Friday, 23 December 2011

Merry Christmas and a Mindful New Year

Here's wishing my extensive readership joys for the season and thereafter. I shall be back (applaud now) in the New Year with more thoughts on : mindfulness, (hooray!) meditation, (hooray!!) dealing with our awareness of mortality (bravo!) funereal matters (encore!) and anything else that comes to mind - other than the goddam GFC, Eurozone bollocks etc - "the music goes round and round, and comes out here - what, here? no, here - yes here..." special Christmas prize if you can remember where that came from.

Your Christmas pic this year, BTW, was in fact taken two years ago, because this year it's mild and soggy and looks like being so for The Day. Don't know if our bovine friend would rather it was soggy or foot-freezing cold.

Whatever the weather, have a Merry Christmas.

Sunday, 11 December 2011

Meditation in the Face of Death

Not for the first time, I urge you to visit the Impacted Nurse, Ian Miller. In a large Australian hospital emergency department, he is on the front line of life and death, and it has yielded him some invaluable insights. He recently blogged this passage, and I thank him for it.


Lee Lipsenthal, MD, wrote this not long before he died:

I am powerless in my dying, aware that those whom I love are hurt by the news. I have also spent the last few weeks in pain from my cancer’s spread, sitting up and meditating to distance myself from the mental agitation of suffering. On most nights this works well, as I remind myself that, though I am in pain, this will pass or I will pass, but it will not be forever.

A sense of peace prevails. I am still alive.

It may seem peculiar that I am calm while others in my life are suffering. I can assure you their suffering makes me sad; I wish this weren’t happening. Yet after almost 30 years of meditating, I have learned to embrace optimism, gratitude and the knowledge that I am not in control over my life or death. Instead of being mad at the hand of fate, I am focused on what is going on — mentally, physically, and emotionally — with myself and those that I love. In spiritual language, I am awake.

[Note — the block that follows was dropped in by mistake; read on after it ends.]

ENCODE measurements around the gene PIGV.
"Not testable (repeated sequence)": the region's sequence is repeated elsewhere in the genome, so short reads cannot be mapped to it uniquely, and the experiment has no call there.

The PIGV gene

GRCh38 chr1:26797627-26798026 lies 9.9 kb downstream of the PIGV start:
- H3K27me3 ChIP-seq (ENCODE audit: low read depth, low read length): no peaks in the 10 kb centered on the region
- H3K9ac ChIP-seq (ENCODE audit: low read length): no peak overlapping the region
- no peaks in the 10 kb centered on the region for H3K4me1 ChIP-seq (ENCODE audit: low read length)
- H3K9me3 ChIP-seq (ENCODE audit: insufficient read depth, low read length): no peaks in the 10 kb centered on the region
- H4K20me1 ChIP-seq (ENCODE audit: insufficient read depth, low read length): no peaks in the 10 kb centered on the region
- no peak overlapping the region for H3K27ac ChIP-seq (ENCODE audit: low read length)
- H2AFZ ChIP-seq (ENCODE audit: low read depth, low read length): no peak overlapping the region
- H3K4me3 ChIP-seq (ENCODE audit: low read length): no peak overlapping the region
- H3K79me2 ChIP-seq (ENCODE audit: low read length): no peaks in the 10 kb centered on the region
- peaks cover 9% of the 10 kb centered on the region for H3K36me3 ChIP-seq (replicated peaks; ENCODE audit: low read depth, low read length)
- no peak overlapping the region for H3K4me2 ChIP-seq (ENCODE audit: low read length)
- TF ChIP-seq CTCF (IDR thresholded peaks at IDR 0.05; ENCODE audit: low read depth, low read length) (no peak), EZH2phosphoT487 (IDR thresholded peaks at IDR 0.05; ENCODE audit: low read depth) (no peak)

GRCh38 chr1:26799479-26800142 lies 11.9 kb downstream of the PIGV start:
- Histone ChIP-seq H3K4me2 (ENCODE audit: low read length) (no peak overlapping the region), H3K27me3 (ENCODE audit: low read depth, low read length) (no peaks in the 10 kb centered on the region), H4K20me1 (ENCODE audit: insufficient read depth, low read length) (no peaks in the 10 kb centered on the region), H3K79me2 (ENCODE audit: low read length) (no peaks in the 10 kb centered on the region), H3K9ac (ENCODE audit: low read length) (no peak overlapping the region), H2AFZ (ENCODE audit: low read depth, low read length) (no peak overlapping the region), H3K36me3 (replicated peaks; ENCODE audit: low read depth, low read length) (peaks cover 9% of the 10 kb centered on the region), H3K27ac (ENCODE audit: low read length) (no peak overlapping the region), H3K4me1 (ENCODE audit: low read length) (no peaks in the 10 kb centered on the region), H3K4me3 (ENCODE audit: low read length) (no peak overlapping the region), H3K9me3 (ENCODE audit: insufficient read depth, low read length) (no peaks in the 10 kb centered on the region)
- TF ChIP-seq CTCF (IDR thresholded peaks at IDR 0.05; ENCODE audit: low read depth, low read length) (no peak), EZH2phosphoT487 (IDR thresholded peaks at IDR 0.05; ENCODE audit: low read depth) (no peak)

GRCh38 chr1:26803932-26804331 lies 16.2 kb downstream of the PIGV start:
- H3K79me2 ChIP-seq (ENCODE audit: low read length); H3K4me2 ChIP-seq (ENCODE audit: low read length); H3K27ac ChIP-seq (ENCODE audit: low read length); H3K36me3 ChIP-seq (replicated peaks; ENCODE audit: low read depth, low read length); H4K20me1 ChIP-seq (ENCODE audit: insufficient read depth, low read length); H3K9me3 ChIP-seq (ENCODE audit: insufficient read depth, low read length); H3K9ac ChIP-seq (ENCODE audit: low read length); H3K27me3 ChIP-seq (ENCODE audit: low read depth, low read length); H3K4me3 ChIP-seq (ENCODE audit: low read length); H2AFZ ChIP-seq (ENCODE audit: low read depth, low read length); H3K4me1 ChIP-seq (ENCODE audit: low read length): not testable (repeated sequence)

I have no bucket list of things to do. I have been living my bucket list for some time now, and when I was first diagnosed, it came to me that the real list in my life was not the places I wanted to see, but the list of friends in my life with whom I want to spend my time.

:: Lee Lipsenthal MD- Huffington Post interview ::

Dr Lipsenthal leaves us with a gift of great value, and it ripples out to us, who never knew him.

There's a video clip on Ian's web page, but I've not copied it here - why not go and have a look, and acquaint yourself with the Impacted Nurse himself.

Friday, 25 November 2011

Funeral Directors welcome, sales crap less so

Round the other side of the planet for a bit, as I am, it's cheering to find a couple of comments on the jolly old blog "awaiting moderation." Both were brief and perfectly acceptable, from "funeral director." Generally welcoming to all the variety and vagaries of human opinion, I was just about to welcome aboard both comments and commenter,but I noticed that the words "funeral director" were a live link. ( A URL, as I believe you Internet swots call it?)The link took me to that Internet site that looks at first glance as though it will find all your local funeral directors for you, but is in fact a Co-Op Funeral Service front end. It only takes you to Co-Op funeral directors.I really value each and every genuine comment on me blog, and thanks for them; I don't really value commercially focused spam. Go away, Co-Op. In fact, F**K right OFF.I trust that's plain enough, 'funeral director,' unlike your advertising manoeuvres and feeble attempts to get link through from my blog to your sales drive. Here's a tip, sly boots. Real commentators, ie individuals, sign blog comments with a variety of daft aliases (moi? Daft?) But they use names, not trade descriptions.

Tuesday, 1 November 2011

A Little Peace and Quiet

is what you'll probably be getting from me, for a few weeks, due to hols being taken. But if the worm turns, I may throw out something before December. Who knows? (Er..who cares, you might say, peace being such a delightful blessing.)